With smoke still rising from the rubble of Yasser Arafat's Ramallah compound, this might seem a perverse moment to ponder whether Israeli Prime Minister Ariel Sharon is a de facto dove. But the evidence is hard to ignore. Chatterbox refers not to Sharon's warlike stance toward the Palestinians, but rather to Sharon's warlike stance toward Iraq. On Sept. 22, Michael Gordon reported on Page One of the New York Times that Sharon had told U.S. officials that if Iraq attacks Israel in response to a U.S. invasion, Israel will not leave retaliation to the U.S. military, as occurred during the 1991 Gulf War, when Iraq showered Israel with Scuds. Instead, Israel will itself strike back at Iraq. The immediate and obvious effect of the Times story was to make a U.S. invasion of Iraq look like World War III.
Such a nightmare scenario undermines the Bush administration's campaign to win public support for waging war against Saddam Hussein. U.S. Defense Secretary Donald Rumsfeld observed last week in testimony before Congress that "it would be in Israel's overwhelming best interests not to get involved." What he meant was, "it would be in the United States' overwhelming best interests for Israel not to get involved." (Possibly he avoided putting it this way for fear of sounding multilateralist.) Either construction is plainly contradicted by a blunt threat from Sharon that Israel, if hit, will hit back. Sharon's comments, as reported in the Times, immediately inspired Sen. Joe Biden to state, on CBS's Face the Nation, that if Israel were to get involved, "you would find probably every embassy in the Middle East burned to the ground." Sen. Richard Shelby, a Republican, said on the same program that if Israel attacked Iraq, it could prompt "a widespread war in the Middle East" in which the United States would be seen as "fighting side-by-side with the Israelis against all the Arab interests."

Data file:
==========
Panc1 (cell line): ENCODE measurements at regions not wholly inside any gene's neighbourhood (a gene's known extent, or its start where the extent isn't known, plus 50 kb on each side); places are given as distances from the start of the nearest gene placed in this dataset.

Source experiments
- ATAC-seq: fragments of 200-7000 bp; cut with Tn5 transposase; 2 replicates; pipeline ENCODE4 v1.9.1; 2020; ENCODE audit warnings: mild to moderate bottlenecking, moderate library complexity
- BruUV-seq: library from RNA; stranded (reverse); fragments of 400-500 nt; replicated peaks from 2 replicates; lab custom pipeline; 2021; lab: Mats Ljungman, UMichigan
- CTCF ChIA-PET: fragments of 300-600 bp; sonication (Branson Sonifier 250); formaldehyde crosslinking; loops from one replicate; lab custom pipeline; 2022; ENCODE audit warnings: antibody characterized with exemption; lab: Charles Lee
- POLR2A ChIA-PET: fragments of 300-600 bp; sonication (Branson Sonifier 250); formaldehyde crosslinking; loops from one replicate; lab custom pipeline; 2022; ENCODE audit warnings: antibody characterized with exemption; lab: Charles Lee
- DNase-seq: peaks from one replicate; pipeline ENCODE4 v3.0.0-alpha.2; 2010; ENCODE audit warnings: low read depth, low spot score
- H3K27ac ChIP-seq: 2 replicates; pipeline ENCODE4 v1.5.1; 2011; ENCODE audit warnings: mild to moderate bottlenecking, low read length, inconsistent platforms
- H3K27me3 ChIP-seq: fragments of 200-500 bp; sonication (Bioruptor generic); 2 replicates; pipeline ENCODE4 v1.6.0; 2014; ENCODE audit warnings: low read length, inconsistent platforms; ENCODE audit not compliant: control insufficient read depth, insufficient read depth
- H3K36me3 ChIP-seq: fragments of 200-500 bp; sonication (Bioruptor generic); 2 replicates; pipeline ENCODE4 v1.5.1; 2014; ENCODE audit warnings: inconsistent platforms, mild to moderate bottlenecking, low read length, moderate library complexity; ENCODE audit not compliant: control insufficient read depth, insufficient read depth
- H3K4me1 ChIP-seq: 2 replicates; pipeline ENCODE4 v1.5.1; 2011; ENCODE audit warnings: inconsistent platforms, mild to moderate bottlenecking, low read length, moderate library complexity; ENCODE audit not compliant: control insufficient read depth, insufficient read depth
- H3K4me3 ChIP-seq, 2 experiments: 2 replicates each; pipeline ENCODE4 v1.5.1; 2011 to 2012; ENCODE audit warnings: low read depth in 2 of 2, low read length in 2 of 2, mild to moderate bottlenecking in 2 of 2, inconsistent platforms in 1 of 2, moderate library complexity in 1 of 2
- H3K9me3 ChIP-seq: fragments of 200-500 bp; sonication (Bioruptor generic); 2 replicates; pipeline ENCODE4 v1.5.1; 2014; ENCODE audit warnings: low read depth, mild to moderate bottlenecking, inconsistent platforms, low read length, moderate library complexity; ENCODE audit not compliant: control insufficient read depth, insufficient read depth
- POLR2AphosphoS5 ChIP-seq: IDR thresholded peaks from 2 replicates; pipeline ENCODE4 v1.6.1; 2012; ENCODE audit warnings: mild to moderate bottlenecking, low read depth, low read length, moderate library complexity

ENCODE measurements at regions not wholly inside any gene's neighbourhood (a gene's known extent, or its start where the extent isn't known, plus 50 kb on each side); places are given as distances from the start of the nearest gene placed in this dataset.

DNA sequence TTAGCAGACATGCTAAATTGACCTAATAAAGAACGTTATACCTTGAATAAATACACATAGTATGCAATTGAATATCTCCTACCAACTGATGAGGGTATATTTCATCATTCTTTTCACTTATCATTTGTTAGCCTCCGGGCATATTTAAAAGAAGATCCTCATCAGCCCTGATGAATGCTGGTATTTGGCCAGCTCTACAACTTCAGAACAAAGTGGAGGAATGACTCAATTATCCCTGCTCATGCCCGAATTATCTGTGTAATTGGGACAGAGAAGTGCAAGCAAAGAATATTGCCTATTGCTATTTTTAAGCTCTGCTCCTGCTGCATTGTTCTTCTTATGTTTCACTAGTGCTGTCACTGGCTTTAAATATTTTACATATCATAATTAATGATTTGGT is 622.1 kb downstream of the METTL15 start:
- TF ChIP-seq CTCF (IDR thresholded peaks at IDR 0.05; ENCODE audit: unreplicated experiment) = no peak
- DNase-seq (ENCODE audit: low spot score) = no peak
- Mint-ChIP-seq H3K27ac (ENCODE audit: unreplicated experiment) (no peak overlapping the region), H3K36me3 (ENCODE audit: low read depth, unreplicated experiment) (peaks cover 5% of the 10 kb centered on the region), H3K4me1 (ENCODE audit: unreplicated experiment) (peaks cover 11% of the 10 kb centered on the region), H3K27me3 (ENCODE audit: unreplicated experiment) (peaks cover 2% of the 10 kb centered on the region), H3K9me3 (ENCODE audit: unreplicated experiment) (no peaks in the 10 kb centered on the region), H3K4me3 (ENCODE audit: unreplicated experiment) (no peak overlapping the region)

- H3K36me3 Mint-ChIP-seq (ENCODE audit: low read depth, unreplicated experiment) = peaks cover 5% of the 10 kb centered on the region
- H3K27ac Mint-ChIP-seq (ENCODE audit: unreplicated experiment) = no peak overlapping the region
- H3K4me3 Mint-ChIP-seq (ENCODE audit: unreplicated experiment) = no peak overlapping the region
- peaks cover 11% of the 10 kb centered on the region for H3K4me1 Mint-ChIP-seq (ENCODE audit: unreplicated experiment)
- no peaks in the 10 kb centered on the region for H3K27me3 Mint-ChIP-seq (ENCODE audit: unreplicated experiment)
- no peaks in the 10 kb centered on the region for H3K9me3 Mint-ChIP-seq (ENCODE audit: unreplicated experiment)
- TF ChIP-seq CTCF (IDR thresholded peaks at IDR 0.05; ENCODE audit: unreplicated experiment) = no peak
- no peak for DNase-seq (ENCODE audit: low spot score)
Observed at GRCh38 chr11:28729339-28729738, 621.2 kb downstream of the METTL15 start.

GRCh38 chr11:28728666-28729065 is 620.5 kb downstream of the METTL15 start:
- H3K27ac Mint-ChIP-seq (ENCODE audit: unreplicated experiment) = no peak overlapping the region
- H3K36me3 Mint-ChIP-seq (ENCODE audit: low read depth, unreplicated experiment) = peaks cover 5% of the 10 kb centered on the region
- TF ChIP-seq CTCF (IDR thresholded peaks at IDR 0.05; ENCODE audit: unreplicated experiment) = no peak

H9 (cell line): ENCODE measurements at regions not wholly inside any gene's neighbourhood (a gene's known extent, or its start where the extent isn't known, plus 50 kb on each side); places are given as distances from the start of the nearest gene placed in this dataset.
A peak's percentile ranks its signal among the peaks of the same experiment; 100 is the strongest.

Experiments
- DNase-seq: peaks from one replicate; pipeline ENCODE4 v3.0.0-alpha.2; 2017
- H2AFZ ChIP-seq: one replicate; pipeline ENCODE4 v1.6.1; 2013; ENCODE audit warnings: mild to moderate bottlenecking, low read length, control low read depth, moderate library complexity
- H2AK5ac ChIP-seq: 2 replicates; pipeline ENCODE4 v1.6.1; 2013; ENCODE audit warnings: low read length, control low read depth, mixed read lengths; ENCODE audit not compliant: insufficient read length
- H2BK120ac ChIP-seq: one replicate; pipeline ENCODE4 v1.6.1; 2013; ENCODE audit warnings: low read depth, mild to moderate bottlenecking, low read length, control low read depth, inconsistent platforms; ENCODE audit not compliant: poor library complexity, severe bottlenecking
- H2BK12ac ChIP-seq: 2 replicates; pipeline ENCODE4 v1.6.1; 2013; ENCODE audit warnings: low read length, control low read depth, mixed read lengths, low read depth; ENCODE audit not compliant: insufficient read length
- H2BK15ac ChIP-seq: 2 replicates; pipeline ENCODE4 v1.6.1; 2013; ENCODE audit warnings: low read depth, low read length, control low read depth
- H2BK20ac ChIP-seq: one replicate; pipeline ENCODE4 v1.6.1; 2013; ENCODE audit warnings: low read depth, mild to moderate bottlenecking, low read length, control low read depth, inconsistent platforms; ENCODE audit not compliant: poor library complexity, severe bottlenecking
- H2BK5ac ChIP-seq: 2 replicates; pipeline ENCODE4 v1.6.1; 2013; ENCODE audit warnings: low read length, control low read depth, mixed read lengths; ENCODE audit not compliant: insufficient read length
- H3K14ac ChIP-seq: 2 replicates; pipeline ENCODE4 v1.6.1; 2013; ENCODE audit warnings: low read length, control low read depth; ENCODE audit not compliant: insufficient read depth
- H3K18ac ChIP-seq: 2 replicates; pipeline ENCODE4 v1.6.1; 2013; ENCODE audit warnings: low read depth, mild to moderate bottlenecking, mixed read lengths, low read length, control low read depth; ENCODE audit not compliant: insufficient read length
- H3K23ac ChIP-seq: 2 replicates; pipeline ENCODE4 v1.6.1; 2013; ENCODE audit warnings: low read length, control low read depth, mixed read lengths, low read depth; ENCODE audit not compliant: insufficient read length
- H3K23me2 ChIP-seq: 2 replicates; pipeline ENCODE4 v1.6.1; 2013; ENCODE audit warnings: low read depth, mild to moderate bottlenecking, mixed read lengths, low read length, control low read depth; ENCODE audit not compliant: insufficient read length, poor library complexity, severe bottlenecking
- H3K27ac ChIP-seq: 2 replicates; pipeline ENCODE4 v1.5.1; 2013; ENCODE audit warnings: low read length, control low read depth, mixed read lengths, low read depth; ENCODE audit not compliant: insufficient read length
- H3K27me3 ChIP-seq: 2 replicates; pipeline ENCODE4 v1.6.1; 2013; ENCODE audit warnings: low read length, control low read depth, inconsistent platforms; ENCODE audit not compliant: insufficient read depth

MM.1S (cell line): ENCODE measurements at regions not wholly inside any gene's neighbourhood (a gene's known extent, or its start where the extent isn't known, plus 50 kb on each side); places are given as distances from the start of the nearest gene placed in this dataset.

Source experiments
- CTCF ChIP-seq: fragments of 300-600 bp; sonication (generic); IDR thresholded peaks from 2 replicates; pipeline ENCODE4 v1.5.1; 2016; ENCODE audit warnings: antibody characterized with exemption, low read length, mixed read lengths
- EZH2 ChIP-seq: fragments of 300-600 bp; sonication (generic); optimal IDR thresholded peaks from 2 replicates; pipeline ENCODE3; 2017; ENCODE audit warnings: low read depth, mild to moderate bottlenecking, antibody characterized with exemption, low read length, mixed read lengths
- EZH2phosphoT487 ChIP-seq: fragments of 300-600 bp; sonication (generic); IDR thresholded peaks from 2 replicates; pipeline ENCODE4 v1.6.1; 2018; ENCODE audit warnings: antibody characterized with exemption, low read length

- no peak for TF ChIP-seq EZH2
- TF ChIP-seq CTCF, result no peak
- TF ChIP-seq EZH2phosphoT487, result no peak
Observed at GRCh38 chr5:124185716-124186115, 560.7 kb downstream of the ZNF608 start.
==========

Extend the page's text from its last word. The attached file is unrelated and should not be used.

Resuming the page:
Sharon's ability to gum up U.S. war plans must turn Kofi Annan green with envy. Surely Sharon never intended to disrupt the prospective U.S. invasion of Iraq. Rather, Sharon probably failed to anticipate how his remarks would play if they leaked out. He surely understands their effect now, and that may be why Gil Hoffman reports in the Sept. 23 Jerusalem Post that Sharon maintains that the Times misquoted him—that he'd told U.S. officials that Israel might hit back if Iraq hit Israel, or it might not. This ambiguity reduces, though only somewhat, the anxiety that a U.S. invasion of Iraq would put the United States at war with the entire Arab world.
Possibly the Times really did misstate what Sharon had told U.S. policy-makers, either by innocent mistake, or because the Times got conned by the anti-war faction in the Pentagon, or because the Times is "crossing the line from journalism into activism in opposing such action." This last is how the Jerusalem Post put it, and what it seems inclined to believe. The distinction between the Times getting conned and the Times crossing the line into activism is blurrier than most people realize, so it might have been a bit of both. Under the Times-got-it-wrong scenario, it would be the Times, and not Sharon himself, who made Sharon a force for peace. Chatterbox expects to see this line adopted by war advocates. Even if they're right, though, they still have to explain what they think Israel would do if Iraq lobbed a missile its way.
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